The U.S. healthcare system is failing patients with complex medical needs, many of whom struggle to access the coordinated medical, behavioral, and social services they need to manage their conditions and avoid costly hospital visits, an issue brief from the finds.
Based on a survey of more than three thousand adults, the brief, How High-Need Patients Experience Health Care in the Unites States (20 pages, PDF), found that while 95 percent of the more than eighteen hundred high-need respondents had a regular doctor or place of care, 44 percent reported that they had experienced delays in care in the past year — compared with 21 percent of non-high-need respondents — due to limited access to care coordinators, counseling, assistance in managing functional limitations, and/or transportation services. Nearly half the high-need population — which tends to be older, less educated, and poorer and includes a greater share of women and African Americans than the general population — reported being hospitalized overnight (48 percent) or going to the emergency room multiple times (47 percent) in the past two years.
Members of the high-need population also were more likely to struggle with emotional distress (53 percent, compared with 28 percent among non-high-need respondents); feel socially isolated (37 percent vs. 15 percent); experience stress or worry about material hardships (62 percent vs. 11 percent); and be somewhat or very concerned about being a burden to family or friends (59 percent). In addition, the survey found that among those who struggled to cope with emotional distress, only 39 percent could get counseling promptly; that among those who had multiple sources of care, 42 percent had an informed care coordinator; and that among the 57 percent of high-need respondents with functional limitations, 38 percent had adequate help with daily life.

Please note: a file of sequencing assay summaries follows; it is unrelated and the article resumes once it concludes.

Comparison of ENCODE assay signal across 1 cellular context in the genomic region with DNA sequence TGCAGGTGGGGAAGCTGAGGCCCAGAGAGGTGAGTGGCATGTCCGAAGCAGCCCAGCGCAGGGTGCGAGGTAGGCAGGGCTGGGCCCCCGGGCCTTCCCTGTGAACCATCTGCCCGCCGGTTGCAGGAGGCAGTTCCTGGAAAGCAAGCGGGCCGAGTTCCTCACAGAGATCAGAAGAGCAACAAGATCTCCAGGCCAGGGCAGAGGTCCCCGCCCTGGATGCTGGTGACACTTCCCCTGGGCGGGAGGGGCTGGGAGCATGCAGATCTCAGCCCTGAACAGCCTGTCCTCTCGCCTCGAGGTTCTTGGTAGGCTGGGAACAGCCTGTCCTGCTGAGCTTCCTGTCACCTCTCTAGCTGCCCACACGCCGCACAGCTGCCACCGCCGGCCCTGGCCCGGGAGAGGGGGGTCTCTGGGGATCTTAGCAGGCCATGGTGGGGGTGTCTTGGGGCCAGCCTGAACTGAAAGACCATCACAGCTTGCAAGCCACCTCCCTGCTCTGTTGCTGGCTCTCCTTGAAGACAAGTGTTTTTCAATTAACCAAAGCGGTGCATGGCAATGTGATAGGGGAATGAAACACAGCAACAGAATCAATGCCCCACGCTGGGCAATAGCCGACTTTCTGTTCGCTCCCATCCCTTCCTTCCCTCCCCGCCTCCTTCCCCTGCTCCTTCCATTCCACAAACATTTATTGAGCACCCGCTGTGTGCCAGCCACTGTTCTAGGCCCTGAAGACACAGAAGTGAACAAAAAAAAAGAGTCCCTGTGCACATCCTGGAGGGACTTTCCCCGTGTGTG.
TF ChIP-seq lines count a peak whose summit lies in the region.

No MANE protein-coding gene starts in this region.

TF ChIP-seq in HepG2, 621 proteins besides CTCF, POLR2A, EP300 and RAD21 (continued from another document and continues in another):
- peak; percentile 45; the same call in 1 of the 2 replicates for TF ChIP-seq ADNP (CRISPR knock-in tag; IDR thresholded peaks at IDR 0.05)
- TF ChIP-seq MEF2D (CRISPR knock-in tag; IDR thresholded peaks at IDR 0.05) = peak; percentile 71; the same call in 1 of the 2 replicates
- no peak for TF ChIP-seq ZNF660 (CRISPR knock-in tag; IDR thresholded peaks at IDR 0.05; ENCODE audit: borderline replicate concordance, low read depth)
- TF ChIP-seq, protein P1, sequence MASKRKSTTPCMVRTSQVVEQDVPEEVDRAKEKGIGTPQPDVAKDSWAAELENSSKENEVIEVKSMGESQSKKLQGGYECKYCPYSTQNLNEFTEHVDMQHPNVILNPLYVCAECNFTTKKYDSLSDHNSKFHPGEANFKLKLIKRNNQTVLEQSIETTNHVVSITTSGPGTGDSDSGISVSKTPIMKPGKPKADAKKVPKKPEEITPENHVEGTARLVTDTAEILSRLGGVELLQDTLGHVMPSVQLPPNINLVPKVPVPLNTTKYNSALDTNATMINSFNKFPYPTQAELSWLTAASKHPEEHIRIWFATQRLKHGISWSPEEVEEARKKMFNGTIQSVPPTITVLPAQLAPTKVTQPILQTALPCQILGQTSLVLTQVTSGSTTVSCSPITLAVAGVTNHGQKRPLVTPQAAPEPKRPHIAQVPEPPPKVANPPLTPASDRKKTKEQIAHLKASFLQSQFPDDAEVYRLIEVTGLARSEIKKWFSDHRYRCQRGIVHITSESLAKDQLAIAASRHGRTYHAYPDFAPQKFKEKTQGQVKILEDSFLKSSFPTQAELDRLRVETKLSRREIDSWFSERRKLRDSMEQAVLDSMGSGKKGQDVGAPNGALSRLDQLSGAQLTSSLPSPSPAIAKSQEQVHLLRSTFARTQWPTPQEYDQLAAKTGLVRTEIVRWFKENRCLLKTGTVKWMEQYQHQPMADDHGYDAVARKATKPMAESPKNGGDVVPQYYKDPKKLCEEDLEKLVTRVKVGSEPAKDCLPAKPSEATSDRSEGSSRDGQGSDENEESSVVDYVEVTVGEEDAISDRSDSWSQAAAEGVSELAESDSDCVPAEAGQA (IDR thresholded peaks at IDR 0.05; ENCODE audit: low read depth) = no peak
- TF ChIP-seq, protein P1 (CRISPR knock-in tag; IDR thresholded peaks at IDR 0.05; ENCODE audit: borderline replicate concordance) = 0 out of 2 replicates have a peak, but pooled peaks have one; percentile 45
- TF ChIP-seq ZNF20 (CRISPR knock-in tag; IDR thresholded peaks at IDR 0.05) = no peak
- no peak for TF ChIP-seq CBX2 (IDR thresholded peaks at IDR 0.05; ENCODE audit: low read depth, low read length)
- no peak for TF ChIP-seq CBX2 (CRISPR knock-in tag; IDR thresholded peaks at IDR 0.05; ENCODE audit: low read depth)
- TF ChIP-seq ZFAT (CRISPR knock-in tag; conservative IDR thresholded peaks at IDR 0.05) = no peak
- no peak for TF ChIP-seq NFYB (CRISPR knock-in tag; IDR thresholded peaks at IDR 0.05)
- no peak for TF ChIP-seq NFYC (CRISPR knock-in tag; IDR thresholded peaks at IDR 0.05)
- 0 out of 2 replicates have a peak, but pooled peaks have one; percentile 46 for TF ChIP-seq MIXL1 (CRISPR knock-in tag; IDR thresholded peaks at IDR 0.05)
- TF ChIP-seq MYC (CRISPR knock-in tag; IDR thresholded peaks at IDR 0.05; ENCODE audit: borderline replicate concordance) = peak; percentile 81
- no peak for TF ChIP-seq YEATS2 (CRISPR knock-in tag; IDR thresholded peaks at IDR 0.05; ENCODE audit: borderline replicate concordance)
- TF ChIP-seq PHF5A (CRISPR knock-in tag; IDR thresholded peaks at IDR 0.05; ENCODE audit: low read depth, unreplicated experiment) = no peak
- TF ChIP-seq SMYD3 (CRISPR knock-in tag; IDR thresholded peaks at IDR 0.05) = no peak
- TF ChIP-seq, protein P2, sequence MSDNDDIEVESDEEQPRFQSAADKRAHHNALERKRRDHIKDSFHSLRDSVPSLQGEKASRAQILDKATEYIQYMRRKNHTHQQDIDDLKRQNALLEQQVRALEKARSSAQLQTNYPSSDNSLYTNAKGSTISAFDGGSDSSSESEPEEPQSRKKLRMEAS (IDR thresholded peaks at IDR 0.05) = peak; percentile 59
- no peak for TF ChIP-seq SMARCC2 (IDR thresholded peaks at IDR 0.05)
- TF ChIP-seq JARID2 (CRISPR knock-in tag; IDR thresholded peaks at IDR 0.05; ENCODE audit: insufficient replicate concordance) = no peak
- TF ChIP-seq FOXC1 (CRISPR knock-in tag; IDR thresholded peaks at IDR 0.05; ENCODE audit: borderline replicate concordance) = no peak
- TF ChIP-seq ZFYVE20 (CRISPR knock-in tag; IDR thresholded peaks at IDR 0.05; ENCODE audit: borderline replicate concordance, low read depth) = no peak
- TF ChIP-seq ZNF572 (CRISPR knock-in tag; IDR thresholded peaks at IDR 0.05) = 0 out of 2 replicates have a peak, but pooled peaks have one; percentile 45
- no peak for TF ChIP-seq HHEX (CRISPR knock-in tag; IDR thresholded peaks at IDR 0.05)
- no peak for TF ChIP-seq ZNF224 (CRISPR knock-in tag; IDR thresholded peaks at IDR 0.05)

In conjunction with the release of the brief, the Commonwealth Fund and four other healthcare foundations — the , , and foundations and the — have launched an online resource to help health system leaders and insurers improve care for patients with complex medical and social needs. Developed by the , The Playbook: Better Care for People With Complex Needs shares case studies, issue briefs, and reference guides detailing promising and successful approaches to serving patients with complex needs, the business case for such models, and opportunities for policy and payment reform.
"Redesigning care for patients with complex needs, especially disadvantaged older people who interact frequently with our medical system, will alleviate suffering, decrease costs, and send a message that we are serious about health equity," said John A. Hartford Foundation president Terry Fulmer. "Working together, we can create age-friendly health systems and scale up solutions that improve outcomes for those in greatest need."